BACCALAURÉAT GÉNÉRAL Session2016 ANGLAIS Langue Vivante 1 'XUpH GH O¶pSUHXYH :3 heures SériesES/S ±coefficient :3 SérieLlangue vivante obligatoire (LVO)±coefficient :4 SérieLLVO et langue vivante approfondie (LVA)±coefficient :8 Ce sujet comporte 6 pages numérotées de 1/6 à 6/6. Dès que ce sujet vous est remis, assurez-YRXV TX¶LO HVW FRPSOHW /¶XVDJH GH OD FDOFXODWULFH HW GX GLFWLRQQDLUH Q¶HVW SDVautorisé. Répartition des points Compréhension 10points Expression 10points 16AN1GEIN1 Page 1/6 5 10 15 20 25 30 35 Lisez les textes A et B TEXT A Her angry feminism had set as hard as concrete during years of living alongside the tough, hard-working, dirt-poor women of London's East End. Men often told a fairy tale in which there was a division of labor in families, the man going out to earn money, the woman looking after home and children. Reality was different. Most of the women Ethel knew worked twelve hours a day and looked after home and children as well. Underfed, overworked, living in hovels, and dressed in rags, they could still sing songs, and laugh, love their children. In Ethel's view one of those women had more right to vote than any ten men. She'd been arguing this for so long that she felt quite strange when votes for women became a real possibility in the middle of 1917. As a little girl she had asked: µWhDW ZLOO LW EH OLNH LQ KHDYHQ"¶and had never got a satisfactory answer.
Publié le : mercredi 20 avril 2016
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Session2016 ANGLAIS Langue Vivante 1 Durée de l’épreuve:3 heures SériesES/S–coefficient:3 SérieLlangue vivante obligatoire (LVO)–coefficient:4 SérieLLVO et langue vivante approfondie (LVA)–coefficient :8 Ce sujet comporte 6 pages numérotées de 1/6 à 6/6. Dès que ce sujet vous est remis, assurezvous qu’il est complet.L’usage de la calculatrice et du dictionnaire n’est pasautorisé. Répartition des points Compréhension 10 points Expression 10 points
Lisez les textes A et B
Her angry feminism had set as hard as concrete during years of living alongside the tough, hardworking, dirtpoor women of London's East End. Men often told a fairy tale in which there was a division of labor in families, the man going out to earn money, the woman looking after home and children. Reality was different. Most of the women Ethel knew worked twelve hours a day and looked after home and children as well. Underfed, overworked, living in hovels, and dressed in rags, they could still sing songs, and laugh, love their children. In Ethel's view one of those women had more right to vote than any ten men.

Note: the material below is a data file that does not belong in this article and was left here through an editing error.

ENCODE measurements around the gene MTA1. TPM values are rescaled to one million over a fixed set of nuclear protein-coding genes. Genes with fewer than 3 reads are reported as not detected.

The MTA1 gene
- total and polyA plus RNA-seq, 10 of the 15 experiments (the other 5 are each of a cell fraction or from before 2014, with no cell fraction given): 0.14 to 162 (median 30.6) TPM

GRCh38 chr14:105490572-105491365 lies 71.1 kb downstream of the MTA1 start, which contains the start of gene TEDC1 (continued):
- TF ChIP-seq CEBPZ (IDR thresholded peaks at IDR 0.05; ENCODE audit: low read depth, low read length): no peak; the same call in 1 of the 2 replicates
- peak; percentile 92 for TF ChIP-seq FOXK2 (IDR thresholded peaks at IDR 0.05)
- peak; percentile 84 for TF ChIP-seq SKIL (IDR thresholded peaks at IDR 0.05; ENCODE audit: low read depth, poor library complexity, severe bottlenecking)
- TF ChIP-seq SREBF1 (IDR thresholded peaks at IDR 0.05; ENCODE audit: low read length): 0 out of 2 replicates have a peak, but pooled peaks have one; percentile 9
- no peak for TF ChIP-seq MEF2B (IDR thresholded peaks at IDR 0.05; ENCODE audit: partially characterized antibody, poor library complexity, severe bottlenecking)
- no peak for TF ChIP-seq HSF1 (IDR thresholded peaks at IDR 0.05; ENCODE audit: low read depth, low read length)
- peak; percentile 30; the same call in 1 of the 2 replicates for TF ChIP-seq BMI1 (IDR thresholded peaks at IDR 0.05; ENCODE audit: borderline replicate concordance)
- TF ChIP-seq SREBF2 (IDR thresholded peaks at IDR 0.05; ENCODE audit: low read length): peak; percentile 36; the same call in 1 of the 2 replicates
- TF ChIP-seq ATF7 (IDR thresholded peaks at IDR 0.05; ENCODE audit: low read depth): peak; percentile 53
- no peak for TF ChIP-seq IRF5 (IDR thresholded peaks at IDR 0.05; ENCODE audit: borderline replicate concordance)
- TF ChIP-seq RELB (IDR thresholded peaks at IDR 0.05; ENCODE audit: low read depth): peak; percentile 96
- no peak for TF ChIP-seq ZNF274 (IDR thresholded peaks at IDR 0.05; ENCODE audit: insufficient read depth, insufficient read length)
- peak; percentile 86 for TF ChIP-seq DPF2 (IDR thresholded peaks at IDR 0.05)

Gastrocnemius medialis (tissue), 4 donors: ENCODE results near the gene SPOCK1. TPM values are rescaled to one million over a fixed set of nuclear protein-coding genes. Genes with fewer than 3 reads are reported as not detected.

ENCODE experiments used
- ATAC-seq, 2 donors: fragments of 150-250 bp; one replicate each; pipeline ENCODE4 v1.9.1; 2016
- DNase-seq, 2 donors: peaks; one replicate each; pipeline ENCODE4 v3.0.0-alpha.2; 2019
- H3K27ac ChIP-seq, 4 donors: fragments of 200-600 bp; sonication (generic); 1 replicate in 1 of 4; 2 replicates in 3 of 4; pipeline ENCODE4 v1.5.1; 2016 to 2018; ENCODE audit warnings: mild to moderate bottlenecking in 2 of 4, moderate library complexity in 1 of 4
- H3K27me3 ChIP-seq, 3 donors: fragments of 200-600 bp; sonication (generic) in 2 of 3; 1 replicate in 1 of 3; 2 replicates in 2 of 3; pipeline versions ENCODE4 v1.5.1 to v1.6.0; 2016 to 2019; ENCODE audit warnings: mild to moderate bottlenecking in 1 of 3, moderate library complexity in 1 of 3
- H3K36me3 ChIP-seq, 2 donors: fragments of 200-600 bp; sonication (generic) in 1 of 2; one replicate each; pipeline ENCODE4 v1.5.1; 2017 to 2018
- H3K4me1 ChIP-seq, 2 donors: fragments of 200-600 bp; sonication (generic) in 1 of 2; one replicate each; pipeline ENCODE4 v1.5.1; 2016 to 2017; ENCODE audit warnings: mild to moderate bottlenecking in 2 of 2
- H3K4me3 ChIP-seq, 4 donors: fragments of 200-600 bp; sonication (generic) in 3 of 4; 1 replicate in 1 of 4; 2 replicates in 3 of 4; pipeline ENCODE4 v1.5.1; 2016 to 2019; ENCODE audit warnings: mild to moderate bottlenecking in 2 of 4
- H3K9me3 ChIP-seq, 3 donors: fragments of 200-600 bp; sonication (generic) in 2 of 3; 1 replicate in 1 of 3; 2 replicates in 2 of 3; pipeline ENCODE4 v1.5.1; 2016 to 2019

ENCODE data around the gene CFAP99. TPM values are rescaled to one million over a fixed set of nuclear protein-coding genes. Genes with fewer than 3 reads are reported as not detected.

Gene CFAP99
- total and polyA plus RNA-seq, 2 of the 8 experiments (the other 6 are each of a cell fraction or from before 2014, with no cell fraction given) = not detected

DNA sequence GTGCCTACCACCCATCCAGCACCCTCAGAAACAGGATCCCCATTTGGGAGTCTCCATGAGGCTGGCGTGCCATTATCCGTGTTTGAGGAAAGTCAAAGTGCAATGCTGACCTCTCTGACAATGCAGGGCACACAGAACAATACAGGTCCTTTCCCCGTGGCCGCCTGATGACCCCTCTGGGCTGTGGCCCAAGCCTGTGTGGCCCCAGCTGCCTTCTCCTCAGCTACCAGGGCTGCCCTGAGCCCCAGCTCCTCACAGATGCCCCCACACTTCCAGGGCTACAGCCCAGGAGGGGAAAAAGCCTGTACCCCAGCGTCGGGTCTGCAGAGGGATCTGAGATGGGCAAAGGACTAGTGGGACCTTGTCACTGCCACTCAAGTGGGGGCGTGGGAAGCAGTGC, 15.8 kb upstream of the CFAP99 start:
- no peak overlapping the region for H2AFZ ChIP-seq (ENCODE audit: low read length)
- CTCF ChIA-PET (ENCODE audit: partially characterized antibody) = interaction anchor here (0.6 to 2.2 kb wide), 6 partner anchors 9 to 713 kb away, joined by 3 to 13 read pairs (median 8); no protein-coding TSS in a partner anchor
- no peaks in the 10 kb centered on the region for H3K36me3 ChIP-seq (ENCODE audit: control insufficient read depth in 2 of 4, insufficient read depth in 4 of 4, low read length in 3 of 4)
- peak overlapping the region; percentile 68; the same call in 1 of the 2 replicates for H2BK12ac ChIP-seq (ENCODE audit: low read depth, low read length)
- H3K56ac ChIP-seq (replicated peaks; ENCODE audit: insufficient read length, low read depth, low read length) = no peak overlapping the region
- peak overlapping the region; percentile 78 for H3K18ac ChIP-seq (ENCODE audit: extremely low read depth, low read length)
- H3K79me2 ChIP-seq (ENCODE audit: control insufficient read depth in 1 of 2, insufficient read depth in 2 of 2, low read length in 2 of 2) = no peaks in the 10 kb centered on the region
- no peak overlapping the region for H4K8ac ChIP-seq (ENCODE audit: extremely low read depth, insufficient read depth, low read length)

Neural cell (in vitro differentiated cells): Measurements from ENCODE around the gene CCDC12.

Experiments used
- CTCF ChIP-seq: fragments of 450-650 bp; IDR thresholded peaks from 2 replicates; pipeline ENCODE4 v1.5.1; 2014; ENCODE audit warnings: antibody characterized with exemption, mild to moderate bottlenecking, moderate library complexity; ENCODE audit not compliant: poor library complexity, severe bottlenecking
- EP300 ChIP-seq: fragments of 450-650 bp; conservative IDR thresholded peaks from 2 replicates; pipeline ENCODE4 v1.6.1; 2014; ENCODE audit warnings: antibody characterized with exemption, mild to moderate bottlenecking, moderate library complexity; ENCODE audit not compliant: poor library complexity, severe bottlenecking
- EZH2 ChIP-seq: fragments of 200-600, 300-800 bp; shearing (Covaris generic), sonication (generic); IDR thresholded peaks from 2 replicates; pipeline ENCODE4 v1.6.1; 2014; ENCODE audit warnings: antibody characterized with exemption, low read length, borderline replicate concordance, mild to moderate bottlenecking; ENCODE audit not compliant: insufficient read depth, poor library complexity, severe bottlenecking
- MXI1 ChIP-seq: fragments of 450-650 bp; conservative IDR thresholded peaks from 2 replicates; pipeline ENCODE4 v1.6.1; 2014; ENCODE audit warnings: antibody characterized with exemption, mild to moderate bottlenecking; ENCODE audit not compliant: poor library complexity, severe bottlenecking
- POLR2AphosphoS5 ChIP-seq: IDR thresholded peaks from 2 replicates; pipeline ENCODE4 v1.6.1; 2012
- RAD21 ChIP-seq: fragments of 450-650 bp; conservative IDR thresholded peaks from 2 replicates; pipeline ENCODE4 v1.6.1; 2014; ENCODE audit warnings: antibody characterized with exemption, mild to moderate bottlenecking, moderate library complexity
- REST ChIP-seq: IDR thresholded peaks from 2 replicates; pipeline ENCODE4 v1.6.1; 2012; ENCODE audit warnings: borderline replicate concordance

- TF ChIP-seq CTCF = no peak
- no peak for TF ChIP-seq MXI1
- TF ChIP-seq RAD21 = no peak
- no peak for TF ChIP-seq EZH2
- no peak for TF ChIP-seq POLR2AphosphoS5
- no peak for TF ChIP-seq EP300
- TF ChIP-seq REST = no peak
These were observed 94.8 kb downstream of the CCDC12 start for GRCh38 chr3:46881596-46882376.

She'd been arguing this for so long that she felt quite strange when votes for women became a real possibility in the middle of 1917. As a little girl she had asked: ‘What will it be like in heaven?’and had never got a satisfactory answer.
Parliament agreed to a debate in midJune. ‘It's the result of two compromises,’Ethel said excitedly to Bernie when she read the report inThe Times. ‘The Speaker's Conference, which Asquith called to sidestep the issue, was desperate to avoid a row.’
Bernie was giving Lloyd his breakfast, feeding him toast dipped in sweet tea.‘I assume the government is afraid that women will start chaining themselves to railings again.’Ethel nodded. ‘And if the politicians get caught up in that kind of fuss, people will say they're not concentrating on winning the war. So the parliamentary committee recommended giving the vote only to women over thirty who are householders or the wives of householders. Which means I'm too young.’‘That was the first compromise,’ said Bernie.‘And the second?’‘According toMaud, the cabinet was split.’The War Cabinet consisted of four men plus the prime minister, Lloyd George.‘Curzon is against us, obviously.’ Earl Curzon, the leader of the House of Lords, was proudly misogynist. He was president of the Leaguefor Opposing Women's‘ Suffrage. So is Milner. But Henderson supportsus.’Henderson was the leader of the Labour Party, whose M.P.s Arthur supported the women, even though many Labour Party men did not. ‘Bonar Law is with us,though lukewarm.’‘Two in favor, two against, and Lloyd George as usual wanting to keep everyone happy.’‘The compromise is that there will be a free vote.’That meant the government would not order its supporters to vote one way or the other. ‘So that whatever happens it won't be the government's fault.’‘No one ever said Lloyd George wasingenuous.’‘But he's given you a chance.’‘A chance is all it is. We've got somecampaigning work to do.’
Ken Follett,Fall of Giants, 2010